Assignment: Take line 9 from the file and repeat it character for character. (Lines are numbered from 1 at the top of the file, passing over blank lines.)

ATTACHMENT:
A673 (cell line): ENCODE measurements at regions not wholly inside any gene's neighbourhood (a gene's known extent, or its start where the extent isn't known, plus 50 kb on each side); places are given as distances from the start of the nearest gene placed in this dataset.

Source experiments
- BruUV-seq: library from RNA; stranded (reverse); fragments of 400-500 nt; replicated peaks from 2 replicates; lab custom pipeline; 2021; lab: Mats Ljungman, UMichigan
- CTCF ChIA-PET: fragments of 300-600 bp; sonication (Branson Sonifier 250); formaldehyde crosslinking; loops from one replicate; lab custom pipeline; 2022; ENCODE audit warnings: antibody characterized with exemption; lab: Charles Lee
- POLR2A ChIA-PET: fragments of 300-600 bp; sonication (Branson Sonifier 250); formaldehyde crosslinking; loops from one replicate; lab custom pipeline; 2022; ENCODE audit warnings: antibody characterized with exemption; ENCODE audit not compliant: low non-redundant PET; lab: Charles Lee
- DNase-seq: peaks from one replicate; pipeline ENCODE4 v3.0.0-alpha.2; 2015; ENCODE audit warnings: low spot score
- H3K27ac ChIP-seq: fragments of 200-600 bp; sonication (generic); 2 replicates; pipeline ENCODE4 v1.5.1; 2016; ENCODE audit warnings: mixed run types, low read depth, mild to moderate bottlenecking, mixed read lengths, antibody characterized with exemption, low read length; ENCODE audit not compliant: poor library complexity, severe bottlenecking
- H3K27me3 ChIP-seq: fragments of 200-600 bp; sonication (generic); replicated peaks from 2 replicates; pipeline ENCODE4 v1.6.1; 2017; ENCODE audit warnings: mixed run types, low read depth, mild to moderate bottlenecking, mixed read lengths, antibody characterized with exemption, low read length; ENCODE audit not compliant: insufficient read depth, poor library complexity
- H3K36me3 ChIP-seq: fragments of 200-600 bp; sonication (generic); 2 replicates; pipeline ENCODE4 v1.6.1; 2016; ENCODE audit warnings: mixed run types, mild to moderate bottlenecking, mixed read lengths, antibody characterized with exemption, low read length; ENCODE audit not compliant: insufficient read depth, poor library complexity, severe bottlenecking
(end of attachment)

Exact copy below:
- H3K36me3 ChIP-seq: fragments of 200-600 bp; sonication (generic); 2 replicates; pipeline ENCODE4 v1.6.1; 2016; ENCODE audit warnings: mixed run types, mild to moderate bottlenecking, mixed read lengths, antibody characterized with exemption, low read length; ENCODE audit not compliant: insufficient read depth, poor library complexity, severe bottlenecking